How New Orleans Ended Veteran Homelessness in Six Months

On January 7, 2015, Mayor Mitch Landrieu announced that New Orleans had become the first city in the U.S. to end Veteran homelessness. On a recent webinar, staff from the Mayor’s Office, the City’s housing department, the local Continuum of Care (CoC), and the local Department of Veteran Affairs (VA) discussed how the city accomplished this feat.

In June 2014, Michelle Obama helped to launch the Mayors Challenge to End Veteran Homelessness by the end of 2015. Mitch Landrieu is one of the over 500 mayors, governors, and city officials who committed to this challenge. Accepting this challenge did not come with any additional resources or funds, so communities had to be creative and innovative.

New Orleans’ strategy evolved over time, adapting to barriers as they came up. Ultimately, New Orleans became the first city to meet the White House’s challenge, and they did it a full year before the deadline. Below is a brief description of the key components of their success.

Collaboration: Successful implementation took collaboration and support from multiple stakeholders, including USICH, HUD,  the VA, the housing authority, local service providers, local government officials, and local military and veteran organizations.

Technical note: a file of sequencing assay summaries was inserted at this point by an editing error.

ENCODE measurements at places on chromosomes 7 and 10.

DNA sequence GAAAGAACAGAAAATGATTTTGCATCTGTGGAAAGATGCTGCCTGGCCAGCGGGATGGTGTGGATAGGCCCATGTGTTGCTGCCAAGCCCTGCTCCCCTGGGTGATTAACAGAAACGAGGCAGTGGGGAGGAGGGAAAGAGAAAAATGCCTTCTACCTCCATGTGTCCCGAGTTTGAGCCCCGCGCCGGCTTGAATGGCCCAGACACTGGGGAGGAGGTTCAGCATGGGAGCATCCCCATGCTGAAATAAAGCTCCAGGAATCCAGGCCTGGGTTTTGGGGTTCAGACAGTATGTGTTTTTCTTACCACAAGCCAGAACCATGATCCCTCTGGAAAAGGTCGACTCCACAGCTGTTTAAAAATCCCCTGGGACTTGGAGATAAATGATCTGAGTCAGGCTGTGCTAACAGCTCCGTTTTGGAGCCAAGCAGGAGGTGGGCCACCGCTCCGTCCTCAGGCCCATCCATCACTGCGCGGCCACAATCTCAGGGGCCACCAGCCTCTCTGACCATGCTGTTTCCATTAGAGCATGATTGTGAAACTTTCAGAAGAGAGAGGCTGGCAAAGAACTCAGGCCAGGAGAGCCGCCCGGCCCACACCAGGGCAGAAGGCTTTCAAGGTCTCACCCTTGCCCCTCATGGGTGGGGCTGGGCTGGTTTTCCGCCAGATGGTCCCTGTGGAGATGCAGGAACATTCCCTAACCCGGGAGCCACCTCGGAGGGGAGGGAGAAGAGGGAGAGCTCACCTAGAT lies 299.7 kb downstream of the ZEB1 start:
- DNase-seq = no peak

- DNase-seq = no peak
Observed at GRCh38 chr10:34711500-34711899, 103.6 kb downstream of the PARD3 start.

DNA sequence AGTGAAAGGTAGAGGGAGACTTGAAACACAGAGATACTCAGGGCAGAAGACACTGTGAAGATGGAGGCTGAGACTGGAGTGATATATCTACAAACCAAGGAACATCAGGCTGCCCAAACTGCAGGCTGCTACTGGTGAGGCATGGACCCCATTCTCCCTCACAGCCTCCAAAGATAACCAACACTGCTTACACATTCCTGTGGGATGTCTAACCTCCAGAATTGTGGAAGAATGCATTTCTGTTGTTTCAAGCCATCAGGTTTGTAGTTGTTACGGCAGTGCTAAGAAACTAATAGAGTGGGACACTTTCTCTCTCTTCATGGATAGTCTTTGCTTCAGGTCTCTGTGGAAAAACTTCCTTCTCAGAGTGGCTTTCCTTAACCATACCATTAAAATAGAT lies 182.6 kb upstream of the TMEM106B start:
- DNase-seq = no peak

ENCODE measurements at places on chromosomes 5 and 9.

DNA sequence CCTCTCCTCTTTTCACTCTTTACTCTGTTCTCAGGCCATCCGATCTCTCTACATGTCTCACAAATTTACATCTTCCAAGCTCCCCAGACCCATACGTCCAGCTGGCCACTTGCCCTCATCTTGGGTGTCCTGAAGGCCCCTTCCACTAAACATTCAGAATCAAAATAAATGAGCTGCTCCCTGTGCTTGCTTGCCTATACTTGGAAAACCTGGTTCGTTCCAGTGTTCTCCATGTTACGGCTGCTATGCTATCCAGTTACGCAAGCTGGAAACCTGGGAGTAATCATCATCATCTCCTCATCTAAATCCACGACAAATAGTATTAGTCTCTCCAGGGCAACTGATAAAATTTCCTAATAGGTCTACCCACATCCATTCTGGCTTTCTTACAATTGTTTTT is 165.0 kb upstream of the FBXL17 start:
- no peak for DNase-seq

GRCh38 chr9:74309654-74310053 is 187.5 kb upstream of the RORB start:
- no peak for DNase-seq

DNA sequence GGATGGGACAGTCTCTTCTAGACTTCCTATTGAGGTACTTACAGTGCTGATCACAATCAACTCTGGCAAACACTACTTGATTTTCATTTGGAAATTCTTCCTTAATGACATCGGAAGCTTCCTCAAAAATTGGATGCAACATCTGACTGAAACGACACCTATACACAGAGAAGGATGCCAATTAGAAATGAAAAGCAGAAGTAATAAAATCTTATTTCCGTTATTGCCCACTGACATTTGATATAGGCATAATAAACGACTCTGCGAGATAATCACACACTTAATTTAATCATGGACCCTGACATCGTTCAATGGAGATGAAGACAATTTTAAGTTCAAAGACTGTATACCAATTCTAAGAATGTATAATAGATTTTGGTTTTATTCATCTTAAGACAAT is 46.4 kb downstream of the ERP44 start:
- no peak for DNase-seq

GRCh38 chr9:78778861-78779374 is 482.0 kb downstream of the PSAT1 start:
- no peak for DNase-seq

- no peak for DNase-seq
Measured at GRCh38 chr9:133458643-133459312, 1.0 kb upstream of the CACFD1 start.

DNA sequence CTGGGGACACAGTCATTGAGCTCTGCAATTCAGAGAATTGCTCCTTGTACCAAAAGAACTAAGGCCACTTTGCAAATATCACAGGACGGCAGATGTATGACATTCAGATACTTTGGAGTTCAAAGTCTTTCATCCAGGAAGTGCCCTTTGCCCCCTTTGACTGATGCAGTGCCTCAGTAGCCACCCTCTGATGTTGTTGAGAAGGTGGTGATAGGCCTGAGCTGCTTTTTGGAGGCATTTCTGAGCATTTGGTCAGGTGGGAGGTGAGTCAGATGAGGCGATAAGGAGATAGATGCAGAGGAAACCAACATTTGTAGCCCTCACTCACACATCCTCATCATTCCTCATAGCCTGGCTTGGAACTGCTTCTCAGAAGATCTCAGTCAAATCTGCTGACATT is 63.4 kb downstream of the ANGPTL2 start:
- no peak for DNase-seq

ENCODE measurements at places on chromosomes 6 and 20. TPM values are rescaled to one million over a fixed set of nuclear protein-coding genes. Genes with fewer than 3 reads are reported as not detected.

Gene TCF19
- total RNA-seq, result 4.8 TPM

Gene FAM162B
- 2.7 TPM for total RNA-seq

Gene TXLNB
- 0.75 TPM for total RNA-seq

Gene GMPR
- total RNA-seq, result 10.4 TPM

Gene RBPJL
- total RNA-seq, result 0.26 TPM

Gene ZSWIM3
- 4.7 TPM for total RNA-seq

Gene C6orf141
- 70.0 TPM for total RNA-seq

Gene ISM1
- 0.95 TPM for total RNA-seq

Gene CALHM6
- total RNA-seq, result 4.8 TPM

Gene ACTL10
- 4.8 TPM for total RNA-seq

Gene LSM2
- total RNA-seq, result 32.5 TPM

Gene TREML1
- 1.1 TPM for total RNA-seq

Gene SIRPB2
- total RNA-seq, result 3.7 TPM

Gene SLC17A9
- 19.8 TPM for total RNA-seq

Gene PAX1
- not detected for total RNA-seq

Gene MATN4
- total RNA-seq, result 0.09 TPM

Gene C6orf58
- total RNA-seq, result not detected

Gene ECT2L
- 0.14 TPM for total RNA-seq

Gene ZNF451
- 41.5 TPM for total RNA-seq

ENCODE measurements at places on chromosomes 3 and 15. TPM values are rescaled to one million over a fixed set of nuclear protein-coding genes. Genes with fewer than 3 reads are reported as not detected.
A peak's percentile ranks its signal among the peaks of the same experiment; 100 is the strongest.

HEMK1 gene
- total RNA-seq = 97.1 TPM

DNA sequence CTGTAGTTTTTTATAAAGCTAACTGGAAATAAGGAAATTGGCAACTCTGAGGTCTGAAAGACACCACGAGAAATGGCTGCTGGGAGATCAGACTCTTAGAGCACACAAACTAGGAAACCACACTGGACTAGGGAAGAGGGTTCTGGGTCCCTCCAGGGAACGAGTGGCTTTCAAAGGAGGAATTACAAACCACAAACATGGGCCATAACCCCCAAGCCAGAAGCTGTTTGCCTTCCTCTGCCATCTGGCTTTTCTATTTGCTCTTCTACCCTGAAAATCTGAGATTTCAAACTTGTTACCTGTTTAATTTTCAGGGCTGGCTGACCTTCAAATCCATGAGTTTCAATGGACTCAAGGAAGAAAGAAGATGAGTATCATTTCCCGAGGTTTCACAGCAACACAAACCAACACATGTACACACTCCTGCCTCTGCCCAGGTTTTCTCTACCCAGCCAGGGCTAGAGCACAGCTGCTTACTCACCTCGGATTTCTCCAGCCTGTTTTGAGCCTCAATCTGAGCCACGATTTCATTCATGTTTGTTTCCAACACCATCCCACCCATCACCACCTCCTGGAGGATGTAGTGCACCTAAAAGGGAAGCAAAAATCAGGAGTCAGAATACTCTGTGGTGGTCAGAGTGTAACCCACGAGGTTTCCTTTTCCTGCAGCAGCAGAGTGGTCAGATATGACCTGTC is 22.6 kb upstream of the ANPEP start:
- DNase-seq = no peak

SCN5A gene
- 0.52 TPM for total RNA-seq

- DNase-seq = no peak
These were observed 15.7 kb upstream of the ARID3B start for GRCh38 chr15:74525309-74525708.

Example: The team worked with the local VA to check the veteran status of individuals and was able to convince the VA to prioritize these checks. This resulted in a typical 3-4 day process being reduced to just 24 hours or less.

Housing Location: This included negotiating with local housing programs – the housing authority, the CoC, and VASH and SSVF programs – to secure access to housing vouchers, including supportive housing. Networking with landlords was key for securing housing units.

Example: The team worked with the Housing Authority to use turnover vouchers (vouchers that had been given up, revoked, or had expired) to move stable individuals, who no longer needed intensive support services but did need rental assistance, off of supportive housing vouchers (e.g. SSFV or VASH). This freed up supportive housing vouchers for homeless veterans.

Outreach and Community Engagement

The City recruited community members to assist with street and shelter outreach, as well as a source of time, resource, and financial donations.

Example: Current and former military members helped with street and shelter outreach.

Tracking and Sharing Progress: The City used the annual point-in-time count as a motivator and baseline indicator, understanding that the count is imperfect. They also developed a master list of individuals to be housed and provided routine updates.

Example: Weekly update meetings were used to share progress and discuss challenges. This kept the whole team motivated and on the same page.

Every community brings its own unique context, and New Orleans is no exception. Hurricane Katrina brought a sense of urgency to addressing homelessness. The city was “homeless together” after Katrina. The city built on this existing momentum for the Mayors Challenge.